However, it is unknown whether the crosstalk “shapes antigen drainage and adaptive immunity,” Chiu et al. said in their paper. “An interesting question would be to determine whether nociceptor neurons regulate the initiation or priming of T and B cell responses in draining lymph nodes.”
How microglia and germs affect central sensitization and pain
Microglia are a type of immune cell that reside in the spinal cord. Looking somewhat like the facehugger in the Alien films, they act like a border patrol, keeping a lookout for activities in the neurons that might trigger danger. They produce a neurotrophin — a type of protein — called BDNF (brain-derived neurotrophic factor) that increases sensitivity to nociceptors. Together with T cells, which can infiltrate the spinal cord during chronic pain, they produce various neurotrophins to make us feel even more pain for longer duration.
Not only that, the nervous system crosstalk with the immune cells by producing cytokines and hormones to produce and maintain chronic pain. Microglia can activate nearby glials cells in the spinal cord, such as astrocytes and oligodendrocytes, which are sources of inflammatory mediators. Peripheral nerve injury and sensitization can cause a chain reaction that could lead to chronic pain.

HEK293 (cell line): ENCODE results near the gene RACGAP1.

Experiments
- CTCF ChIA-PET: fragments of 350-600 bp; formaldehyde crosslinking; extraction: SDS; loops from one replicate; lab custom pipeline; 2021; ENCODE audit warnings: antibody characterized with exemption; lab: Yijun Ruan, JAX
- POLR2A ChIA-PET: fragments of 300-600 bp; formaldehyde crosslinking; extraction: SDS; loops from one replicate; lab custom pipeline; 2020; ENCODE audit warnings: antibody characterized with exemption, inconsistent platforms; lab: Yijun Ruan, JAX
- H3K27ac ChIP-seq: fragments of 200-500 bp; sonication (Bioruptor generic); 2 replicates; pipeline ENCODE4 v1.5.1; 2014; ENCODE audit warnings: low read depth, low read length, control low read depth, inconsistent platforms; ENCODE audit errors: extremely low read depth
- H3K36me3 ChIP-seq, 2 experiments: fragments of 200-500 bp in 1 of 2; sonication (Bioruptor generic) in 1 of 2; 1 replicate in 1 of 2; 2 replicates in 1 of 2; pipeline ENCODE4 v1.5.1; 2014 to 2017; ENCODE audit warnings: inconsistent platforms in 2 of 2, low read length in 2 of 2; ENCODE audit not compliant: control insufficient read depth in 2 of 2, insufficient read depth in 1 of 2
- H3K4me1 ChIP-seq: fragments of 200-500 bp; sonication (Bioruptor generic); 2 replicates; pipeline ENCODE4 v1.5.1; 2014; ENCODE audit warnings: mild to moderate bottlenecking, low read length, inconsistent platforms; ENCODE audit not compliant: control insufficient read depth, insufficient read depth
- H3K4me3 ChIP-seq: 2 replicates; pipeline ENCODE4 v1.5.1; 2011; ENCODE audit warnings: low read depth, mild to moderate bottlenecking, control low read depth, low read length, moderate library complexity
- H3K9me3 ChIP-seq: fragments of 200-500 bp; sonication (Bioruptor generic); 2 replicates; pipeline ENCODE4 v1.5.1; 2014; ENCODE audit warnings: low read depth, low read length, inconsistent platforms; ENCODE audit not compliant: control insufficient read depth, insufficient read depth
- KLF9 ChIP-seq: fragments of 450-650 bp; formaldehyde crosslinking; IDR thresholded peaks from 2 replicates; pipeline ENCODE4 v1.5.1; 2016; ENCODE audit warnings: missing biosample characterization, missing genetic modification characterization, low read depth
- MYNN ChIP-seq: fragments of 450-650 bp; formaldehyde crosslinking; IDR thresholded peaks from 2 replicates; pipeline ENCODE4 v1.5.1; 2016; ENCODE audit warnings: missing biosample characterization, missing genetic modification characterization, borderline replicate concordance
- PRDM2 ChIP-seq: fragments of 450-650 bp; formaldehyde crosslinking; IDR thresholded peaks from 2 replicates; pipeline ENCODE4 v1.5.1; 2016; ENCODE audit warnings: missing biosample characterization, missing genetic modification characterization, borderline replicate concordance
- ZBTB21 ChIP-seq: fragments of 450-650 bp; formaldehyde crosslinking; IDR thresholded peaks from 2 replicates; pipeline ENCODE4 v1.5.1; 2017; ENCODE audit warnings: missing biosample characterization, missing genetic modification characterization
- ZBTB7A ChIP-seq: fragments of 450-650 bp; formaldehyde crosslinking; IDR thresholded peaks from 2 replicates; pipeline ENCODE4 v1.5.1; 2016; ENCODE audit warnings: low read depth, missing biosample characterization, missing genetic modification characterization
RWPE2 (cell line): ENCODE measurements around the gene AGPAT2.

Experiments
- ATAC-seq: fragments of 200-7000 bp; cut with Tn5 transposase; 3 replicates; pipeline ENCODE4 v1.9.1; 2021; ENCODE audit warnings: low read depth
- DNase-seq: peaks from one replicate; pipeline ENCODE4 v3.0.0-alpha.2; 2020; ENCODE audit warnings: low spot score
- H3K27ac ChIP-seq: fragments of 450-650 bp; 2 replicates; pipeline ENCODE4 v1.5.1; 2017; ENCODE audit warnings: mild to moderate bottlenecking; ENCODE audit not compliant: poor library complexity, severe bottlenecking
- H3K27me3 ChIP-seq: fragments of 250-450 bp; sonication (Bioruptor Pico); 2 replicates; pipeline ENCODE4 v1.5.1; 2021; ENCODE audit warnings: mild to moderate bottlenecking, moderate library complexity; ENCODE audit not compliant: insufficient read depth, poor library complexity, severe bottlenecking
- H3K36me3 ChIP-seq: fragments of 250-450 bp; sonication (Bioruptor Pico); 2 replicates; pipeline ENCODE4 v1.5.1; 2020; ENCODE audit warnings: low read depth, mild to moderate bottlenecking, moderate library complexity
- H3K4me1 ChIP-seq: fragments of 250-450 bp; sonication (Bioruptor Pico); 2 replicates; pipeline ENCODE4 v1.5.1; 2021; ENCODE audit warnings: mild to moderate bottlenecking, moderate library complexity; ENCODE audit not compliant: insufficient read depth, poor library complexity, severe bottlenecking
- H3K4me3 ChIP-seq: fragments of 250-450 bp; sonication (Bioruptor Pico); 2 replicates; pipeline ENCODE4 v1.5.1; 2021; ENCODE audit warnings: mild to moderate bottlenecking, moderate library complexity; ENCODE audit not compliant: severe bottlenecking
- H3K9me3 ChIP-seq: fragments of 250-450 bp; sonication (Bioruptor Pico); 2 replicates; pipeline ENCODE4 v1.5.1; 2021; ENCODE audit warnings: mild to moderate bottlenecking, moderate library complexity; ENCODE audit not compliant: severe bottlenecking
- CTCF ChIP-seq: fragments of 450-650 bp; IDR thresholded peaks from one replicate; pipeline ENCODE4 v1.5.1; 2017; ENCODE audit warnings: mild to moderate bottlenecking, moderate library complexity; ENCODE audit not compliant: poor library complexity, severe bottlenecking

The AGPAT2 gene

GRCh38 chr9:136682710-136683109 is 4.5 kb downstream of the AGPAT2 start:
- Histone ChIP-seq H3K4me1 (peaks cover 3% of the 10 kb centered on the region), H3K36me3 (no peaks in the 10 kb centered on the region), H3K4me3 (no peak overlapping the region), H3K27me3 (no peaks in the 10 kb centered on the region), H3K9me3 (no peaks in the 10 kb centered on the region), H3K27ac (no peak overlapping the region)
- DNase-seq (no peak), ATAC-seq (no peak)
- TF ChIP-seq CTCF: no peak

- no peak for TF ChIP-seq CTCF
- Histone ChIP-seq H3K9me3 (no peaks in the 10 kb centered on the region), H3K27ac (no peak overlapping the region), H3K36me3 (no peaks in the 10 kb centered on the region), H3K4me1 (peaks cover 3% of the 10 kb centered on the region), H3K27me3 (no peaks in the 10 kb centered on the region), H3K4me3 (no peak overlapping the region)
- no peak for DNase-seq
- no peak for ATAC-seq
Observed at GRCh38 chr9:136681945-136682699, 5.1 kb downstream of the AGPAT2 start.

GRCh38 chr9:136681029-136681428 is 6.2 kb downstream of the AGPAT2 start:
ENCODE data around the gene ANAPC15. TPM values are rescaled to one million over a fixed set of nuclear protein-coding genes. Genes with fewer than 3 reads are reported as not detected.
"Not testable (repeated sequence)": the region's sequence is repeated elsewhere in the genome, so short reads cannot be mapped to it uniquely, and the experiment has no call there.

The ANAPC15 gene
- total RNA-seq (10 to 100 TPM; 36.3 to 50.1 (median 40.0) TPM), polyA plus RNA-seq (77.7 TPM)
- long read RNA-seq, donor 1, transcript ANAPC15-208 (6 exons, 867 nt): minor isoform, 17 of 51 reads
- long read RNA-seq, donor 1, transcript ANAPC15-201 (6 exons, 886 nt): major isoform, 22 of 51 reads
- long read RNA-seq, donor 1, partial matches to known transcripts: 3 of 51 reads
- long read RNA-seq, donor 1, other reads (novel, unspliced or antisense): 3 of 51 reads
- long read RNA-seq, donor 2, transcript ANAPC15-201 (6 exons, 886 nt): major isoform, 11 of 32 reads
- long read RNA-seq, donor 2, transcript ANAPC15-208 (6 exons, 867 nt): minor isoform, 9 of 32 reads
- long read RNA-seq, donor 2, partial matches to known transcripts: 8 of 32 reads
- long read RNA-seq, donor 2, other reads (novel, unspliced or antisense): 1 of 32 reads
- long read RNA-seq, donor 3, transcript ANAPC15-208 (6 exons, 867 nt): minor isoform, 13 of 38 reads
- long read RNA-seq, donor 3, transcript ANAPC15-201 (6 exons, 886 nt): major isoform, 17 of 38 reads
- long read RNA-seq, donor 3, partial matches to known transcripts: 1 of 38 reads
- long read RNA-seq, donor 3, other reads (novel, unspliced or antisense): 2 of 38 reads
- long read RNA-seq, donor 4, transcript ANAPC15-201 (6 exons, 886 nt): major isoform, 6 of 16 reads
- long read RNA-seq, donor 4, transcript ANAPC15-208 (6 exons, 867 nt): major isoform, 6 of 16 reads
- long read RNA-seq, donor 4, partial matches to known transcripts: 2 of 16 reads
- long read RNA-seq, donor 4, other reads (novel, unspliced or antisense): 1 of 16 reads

Chiu et al. described one series of reactions after an injury happens:
1. Injury in peripherals releases CX3CL1, a type of cytokine, into the spinal cord.
2. CX3CL1 activates microglia production of TNFα.
3. TNFα activates astrocytes to produce CCL2, cytokine, which activates central neurons, which leads to more pain.
4. Astrocytes make CXCL1, which activates spinal dorsal horn neurons expressing CXCR2 in cancer pain models.
5. Oligodendrocytes produce IL-33, which activates microglia and astrocytes, in mice.
Since bacteria, fungi, and viruses have direct access to invade and infect us, certain parts of our body have a legion of pain-sensitive nociceptors that are constantly detecting pathogens along the epithelial tissues. Because the nervous system can react to danger in nanoseconds — much quicker than the immune system can mobilize its army — it makes sense that these nociceptors are the first line of defense against infections. They can detect substances that are secreted by pathogens, such as lipopolysaccharides (LPS), flagellin, and various bacterial toxins. When these are detected, nociceptors gear immune cells into action while increasing pain sensitivity.
According to Chiu et al., these immune cells can be protective or harmful, depending on the type of infection.
1. Candida albicans